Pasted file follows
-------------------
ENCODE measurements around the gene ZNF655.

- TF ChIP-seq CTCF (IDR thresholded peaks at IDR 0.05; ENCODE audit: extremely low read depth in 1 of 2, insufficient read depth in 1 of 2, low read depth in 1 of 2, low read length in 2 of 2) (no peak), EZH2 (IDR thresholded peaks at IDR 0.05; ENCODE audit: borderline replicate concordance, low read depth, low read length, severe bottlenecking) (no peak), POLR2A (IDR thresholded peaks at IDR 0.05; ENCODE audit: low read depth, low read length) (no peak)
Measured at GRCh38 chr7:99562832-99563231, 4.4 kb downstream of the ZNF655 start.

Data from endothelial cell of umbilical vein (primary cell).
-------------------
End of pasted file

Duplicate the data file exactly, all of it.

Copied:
ENCODE measurements around the gene ZNF655.

- TF ChIP-seq CTCF (IDR thresholded peaks at IDR 0.05; ENCODE audit: extremely low read depth in 1 of 2, insufficient read depth in 1 of 2, low read depth in 1 of 2, low read length in 2 of 2) (no peak), EZH2 (IDR thresholded peaks at IDR 0.05; ENCODE audit: borderline replicate concordance, low read depth, low read length, severe bottlenecking) (no peak), POLR2A (IDR thresholded peaks at IDR 0.05; ENCODE audit: low read depth, low read length) (no peak)
Measured at GRCh38 chr7:99562832-99563231, 4.4 kb downstream of the ZNF655 start.

Data from endothelial cell of umbilical vein (primary cell).